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Why do horse’s sweat?

The evaporation of sweat is a horse’s major cooling mechanism. 80% of the energy produced in working muscles is in the form of heat. This heat needs to be expelled to prevent the horse’s body from overheating. The blood transfers this heat to the skin and lungs where it can be expelled. 70% of this heat is expelled via sweat which evaporates. The remainder is expelled via the lungs as the horse breathes.

Horses can sweat up to 15 litres per hour during intense exercise and can lose up to 60 litres per day.

What is sweat?

Sweat consists of fluid (water) and a very important group of dissolved minerals and compounds collectively known as electrolytes. Often also referred to as ‘salts’, the minerals include sodium, chloride, potassium, calcium, phosphate and magnesium and compounds such as glucose, bicarbonate, and ammonia.

Electrolytes play a vital role in maintaining many of a horse’s bodily functions including correct hydration levels, electrochemical balance (important for correct nerve transmissions and ability for the muscles to contract), and rigidity of the cells.

So why not just table salt?

Horse sweat is a highly concentrated electrolyte solution and while sodium could be considered the most important electrolyte due to its function in increasing a horse’s water uptake, all electrolytes are lost in sweat to some degree. Each electrolyte plays a vital role in the functioning of a horse’s body, particularly when undertaking intense exercise. Therefore, it is very important that the correct balance of electrolytes is available to the horse to ensure it can continue to function successfully when under exertion.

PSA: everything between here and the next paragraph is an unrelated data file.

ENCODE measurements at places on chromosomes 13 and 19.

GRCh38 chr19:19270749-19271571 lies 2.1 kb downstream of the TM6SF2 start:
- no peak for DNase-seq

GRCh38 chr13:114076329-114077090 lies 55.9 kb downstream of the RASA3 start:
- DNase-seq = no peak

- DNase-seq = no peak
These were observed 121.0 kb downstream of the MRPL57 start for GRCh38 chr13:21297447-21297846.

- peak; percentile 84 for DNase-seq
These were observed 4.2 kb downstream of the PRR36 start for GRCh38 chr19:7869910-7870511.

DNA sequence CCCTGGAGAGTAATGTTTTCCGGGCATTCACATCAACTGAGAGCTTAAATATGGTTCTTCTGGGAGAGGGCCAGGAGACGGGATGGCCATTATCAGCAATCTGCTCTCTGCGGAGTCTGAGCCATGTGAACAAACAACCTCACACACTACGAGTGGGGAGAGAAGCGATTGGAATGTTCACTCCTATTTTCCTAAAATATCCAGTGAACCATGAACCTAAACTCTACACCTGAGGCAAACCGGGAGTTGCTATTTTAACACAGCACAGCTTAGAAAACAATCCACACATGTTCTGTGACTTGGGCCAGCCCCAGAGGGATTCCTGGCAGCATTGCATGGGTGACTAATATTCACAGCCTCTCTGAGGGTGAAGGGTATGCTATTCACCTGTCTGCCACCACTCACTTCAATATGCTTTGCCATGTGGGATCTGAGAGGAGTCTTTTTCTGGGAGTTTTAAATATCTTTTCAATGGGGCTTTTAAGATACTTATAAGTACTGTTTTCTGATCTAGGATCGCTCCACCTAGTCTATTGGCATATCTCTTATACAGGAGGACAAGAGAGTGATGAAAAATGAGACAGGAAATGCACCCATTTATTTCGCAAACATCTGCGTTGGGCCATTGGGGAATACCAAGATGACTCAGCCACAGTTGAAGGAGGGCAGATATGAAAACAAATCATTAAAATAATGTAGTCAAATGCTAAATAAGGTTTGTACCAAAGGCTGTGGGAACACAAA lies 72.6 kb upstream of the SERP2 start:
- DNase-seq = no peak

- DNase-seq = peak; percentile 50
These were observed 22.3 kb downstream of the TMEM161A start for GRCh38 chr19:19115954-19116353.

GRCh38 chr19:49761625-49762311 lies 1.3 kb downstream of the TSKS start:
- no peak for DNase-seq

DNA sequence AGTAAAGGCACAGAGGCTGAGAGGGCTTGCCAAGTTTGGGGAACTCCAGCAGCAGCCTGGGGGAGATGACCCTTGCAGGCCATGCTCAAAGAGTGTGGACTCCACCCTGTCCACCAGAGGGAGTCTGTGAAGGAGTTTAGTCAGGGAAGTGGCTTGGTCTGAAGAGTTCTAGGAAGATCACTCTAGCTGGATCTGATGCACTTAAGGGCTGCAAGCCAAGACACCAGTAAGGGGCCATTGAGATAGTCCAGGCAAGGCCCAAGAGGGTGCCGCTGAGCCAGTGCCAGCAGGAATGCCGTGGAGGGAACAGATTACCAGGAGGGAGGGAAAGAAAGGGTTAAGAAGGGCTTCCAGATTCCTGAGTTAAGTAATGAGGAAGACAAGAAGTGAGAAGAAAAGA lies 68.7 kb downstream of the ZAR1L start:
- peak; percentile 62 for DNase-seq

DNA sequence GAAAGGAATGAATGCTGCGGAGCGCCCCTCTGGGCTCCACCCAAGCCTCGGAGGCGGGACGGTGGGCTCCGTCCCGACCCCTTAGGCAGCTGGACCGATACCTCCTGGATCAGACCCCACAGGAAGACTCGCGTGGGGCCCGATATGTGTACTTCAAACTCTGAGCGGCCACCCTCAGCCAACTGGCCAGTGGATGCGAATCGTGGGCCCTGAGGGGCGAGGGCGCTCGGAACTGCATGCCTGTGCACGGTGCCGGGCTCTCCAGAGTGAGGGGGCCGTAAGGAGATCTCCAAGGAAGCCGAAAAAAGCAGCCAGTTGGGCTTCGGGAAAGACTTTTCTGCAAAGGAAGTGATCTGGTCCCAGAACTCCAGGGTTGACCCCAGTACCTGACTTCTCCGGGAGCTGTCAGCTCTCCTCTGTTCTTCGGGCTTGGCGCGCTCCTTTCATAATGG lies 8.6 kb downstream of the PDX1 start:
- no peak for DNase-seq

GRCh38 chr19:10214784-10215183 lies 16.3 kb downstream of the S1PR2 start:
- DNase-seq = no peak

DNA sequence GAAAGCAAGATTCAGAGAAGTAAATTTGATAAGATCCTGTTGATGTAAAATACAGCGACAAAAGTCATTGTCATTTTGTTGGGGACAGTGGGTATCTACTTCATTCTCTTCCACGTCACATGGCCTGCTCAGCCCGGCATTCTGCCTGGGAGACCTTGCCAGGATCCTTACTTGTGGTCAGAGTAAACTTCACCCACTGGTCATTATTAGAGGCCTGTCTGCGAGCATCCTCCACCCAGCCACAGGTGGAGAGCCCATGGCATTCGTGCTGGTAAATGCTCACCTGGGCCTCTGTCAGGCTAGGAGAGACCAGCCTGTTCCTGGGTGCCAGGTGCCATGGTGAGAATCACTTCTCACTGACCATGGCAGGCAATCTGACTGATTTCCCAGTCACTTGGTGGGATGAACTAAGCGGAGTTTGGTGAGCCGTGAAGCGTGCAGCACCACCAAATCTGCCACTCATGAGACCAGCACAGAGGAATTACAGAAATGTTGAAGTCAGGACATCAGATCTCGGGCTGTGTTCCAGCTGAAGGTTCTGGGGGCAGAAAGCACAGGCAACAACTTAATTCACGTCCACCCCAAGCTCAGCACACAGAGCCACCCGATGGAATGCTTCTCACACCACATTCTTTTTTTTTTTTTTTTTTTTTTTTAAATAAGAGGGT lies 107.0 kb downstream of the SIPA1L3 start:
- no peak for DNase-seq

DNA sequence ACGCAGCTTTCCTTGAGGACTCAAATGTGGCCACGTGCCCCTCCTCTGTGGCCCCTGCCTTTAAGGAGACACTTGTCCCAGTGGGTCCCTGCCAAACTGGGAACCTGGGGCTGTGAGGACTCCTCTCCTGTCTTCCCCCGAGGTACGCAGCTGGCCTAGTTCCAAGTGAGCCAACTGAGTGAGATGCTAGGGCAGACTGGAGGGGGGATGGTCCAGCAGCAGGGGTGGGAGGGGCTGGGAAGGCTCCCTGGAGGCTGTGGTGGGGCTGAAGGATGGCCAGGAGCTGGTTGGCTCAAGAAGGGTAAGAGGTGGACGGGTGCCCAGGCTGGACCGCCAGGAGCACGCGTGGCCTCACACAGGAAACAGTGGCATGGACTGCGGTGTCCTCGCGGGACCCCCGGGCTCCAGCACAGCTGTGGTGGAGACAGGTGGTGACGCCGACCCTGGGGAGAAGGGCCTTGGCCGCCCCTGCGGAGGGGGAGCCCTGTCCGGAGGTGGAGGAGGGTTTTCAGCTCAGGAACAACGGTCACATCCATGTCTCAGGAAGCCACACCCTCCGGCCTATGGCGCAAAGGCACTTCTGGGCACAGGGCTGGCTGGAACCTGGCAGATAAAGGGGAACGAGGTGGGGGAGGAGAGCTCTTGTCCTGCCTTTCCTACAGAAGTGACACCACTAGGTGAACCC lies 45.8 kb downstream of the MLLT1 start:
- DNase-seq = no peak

Sodium is essential for nearly every process in the body. Because of this, the horse’s body is very good at preserving sodium and will sacrifice other electrolytes, such as potassium, to maintain sodium levels.

Why is providing fresh water so important when supplementing with electrolytes?

Sodium helps to control the amount of water in a horse’s body at any one time. Water is attracted to sodium and will follow it around the horse’s body. The horse’s body will work hard to keep the sodium/water concentration constant. When we correctly supplement sodium, we increase the sodium concentration to water and this engages the horse’s thirst drive, encouraging it to increase its water intake. This is vital in maintaining hydration.

Horse sweat is very concentrated, making an overall change in the blood and tissue electrolytes concentration very subtle. These subtle changes in concentration may be inadequate for the horse’s ‘thirst sensors’ to detect large losses of fluid (in the form of sweat) and hence fail to drive thirst. If the body does not detect that it has lost large volumes of fluids and electrolytes this can lead to further dehydration. By supplementing with electrolytes high in sodium the balance is redressed and thirst is driven.